African American Identity & Everyday Life: Books for High School

Teen Specialists Staff Image

Teens in grades 9-12 can gain confidence and joy in seeing themselves and those around them represented in books. The following stories present African American teens as leading characters. Caregivers and educators can encourage reading books with racially diverse characters by offering these and other titles on class reading lists, in a shared reading space, and through conversations.

Home and Away

Tasia Quirk is a senior with great friends and a supportive family, and she even plays football as the only girl on her private high school’s team. A mystery surrounding her mother makes Tasia wonder about her identity, leading her on a journey to unravel the lies that have taken over her life.

If It Makes You Happy

When Winnie is crowned Summer Queen in the small town of Misty Haven, she has to balance her new responsibilities with her friendships, a new romance and her job at her granny’s diner. You can also check out this title as eBook on OverDrive/Libby.

The Revolution of Birdie Randolph

Sixteen-year-old Dove “Birdie” Randolph’s close bond with her parents is threatened by a family secret, and by hiding her relationship with Booker, who has been in juvenile detention. You can also check out this title as eBook on Overdrive/Libby.


An honors student at Jefferson Academy, seventeen-year-old Keira enjoys developing and playing Slay, a secret, multiplayer online role-playing game celebrating black culture, until the two worlds collide. You can also check out this title as eAudio on Overdrive/Libby or as eBook on Overdrive/Libby.


When a rising star of the local music scene is discovered dead over her turntables, the two girls who found her are torn between grief for the deceased and hatred for each other. But when the lack of obvious suspects stalls the investigation, the two girls unite, determined to find out who murdered their friend. You can also check out this title as eBook on Overdrive/Libby or as eAudio on Hoopla.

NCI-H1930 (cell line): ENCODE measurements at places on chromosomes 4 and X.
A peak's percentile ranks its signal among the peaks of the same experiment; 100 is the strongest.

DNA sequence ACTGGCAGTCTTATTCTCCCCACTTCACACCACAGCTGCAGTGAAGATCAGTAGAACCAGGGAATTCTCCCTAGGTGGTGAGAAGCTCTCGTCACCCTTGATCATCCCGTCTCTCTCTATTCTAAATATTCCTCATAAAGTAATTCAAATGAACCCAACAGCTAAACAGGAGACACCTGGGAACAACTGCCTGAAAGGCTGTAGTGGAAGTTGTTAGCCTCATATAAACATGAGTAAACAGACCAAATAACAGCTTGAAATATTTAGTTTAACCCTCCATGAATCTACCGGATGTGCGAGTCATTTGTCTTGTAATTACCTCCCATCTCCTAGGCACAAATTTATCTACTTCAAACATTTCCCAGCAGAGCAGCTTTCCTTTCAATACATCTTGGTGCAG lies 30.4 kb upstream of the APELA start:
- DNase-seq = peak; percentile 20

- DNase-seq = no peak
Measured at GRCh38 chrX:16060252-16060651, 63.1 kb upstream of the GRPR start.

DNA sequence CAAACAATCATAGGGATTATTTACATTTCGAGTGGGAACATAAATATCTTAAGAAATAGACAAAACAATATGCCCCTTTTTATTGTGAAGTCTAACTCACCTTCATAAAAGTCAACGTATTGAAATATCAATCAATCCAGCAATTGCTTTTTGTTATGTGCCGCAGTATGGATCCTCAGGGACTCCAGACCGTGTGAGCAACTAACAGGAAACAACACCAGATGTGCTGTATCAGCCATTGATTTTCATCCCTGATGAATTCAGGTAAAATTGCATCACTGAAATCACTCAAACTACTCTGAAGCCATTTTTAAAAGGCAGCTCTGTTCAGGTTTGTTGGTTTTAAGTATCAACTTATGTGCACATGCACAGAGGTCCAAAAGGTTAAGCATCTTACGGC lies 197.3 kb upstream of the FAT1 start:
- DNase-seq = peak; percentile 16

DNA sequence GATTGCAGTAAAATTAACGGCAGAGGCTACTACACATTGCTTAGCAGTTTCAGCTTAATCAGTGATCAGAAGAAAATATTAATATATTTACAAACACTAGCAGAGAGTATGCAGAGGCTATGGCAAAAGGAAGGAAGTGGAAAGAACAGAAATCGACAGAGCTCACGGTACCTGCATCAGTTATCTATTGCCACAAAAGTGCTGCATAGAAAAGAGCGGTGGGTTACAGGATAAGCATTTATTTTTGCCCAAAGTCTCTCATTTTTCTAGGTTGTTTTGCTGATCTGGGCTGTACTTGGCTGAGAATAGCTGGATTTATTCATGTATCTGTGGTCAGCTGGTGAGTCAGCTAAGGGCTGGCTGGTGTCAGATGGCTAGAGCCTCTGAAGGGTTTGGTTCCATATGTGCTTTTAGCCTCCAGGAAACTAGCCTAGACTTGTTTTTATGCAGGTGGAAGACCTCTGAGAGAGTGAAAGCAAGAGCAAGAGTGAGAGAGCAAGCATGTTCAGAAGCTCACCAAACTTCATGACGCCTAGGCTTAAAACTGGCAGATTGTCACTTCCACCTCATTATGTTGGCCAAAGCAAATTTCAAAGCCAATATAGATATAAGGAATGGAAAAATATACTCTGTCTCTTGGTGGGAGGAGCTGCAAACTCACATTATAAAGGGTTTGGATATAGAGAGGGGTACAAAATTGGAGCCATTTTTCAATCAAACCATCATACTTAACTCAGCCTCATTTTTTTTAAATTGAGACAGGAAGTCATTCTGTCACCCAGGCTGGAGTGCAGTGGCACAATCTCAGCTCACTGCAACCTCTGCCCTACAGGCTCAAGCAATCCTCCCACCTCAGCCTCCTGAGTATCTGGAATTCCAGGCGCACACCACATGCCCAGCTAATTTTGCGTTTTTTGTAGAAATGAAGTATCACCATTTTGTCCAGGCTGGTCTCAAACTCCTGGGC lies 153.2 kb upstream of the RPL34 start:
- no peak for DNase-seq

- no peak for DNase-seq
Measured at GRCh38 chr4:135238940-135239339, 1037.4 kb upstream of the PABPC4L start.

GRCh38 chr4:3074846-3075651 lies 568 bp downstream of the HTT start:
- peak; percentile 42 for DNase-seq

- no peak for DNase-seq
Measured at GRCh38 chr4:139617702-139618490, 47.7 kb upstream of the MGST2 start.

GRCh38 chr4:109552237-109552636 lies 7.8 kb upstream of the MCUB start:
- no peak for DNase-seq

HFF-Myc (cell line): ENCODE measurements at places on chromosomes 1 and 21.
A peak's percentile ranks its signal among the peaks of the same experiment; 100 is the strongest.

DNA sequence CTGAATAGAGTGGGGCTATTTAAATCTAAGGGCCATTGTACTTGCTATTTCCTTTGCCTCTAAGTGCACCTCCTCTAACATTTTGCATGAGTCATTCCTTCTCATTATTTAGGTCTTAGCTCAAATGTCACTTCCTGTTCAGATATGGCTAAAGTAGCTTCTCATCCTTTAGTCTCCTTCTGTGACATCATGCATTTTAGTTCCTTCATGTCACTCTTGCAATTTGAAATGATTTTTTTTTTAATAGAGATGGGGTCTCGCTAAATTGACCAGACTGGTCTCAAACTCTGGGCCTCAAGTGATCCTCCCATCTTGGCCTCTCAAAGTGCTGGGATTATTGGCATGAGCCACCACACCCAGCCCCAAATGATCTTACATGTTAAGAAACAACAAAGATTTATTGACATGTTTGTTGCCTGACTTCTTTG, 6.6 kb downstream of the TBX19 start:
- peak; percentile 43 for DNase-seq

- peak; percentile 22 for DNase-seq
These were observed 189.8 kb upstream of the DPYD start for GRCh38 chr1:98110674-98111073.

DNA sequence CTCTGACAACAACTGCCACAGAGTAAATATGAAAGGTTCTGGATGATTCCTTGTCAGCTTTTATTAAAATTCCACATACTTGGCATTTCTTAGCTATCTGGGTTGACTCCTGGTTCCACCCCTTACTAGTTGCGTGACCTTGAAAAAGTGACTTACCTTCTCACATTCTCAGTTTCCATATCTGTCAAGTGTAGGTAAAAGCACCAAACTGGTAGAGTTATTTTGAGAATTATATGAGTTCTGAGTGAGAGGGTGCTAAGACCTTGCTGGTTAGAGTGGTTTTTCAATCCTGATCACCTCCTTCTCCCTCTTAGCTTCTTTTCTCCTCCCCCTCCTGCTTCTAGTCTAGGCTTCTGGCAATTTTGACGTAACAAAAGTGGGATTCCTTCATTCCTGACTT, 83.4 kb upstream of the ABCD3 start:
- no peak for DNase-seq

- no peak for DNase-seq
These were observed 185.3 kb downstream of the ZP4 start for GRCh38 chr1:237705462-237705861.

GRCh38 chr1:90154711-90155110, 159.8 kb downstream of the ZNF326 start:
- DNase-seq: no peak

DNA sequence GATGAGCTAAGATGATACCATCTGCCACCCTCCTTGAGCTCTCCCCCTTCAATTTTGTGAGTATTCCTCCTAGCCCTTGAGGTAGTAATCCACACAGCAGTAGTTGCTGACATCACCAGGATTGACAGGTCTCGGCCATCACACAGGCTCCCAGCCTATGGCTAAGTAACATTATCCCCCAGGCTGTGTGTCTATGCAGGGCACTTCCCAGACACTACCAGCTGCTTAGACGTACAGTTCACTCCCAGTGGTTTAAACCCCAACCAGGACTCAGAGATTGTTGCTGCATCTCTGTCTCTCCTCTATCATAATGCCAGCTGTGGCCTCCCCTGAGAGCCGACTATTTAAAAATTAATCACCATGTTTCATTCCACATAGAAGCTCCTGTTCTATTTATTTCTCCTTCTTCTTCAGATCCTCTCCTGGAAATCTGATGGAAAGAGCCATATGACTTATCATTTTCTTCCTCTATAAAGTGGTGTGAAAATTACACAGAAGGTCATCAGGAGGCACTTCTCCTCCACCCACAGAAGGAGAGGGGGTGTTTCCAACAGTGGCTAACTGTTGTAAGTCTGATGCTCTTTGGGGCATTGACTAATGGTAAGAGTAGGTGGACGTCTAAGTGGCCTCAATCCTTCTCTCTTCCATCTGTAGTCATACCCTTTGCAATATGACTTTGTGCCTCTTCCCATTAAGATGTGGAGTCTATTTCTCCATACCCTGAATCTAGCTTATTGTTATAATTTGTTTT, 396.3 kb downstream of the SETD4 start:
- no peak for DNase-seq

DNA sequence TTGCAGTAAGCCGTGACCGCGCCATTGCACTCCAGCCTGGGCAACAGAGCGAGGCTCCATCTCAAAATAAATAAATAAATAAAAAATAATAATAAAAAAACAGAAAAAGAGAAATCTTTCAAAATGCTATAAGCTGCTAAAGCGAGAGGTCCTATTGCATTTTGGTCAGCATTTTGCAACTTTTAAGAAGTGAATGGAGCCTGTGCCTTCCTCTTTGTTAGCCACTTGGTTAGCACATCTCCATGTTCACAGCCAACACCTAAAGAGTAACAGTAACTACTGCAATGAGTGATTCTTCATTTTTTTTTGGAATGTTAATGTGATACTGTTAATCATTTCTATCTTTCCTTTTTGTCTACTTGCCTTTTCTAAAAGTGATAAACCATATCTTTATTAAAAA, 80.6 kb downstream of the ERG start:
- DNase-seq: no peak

Tyler Johnson Was Here

Twins Marvin and Tyler Johnson know that the police are often not on their side – they’ve seen it first hand, getting a gun drawn on them as bystanders to a police chase, and later at a house party, after a shooting breaks out. In the confusion, Marvin loses track of his brother. Later, his body is found, shot, and police attribute his death to gang violence. But that’s not the truth – a cop killed Tyler and a video exists proving it. Marvin and his family struggle to survive this trauma and the trauma of being Black in America. You can also check out this title as eAudio on Overdrive/Libby or as eBook on Overdrive/Libby.

The Voice in My Head

A dysfunctional family sets off on a road trip after God speaks directly to one of them, promising Indigo that the trip will cure her terminally ill twin sister Violet.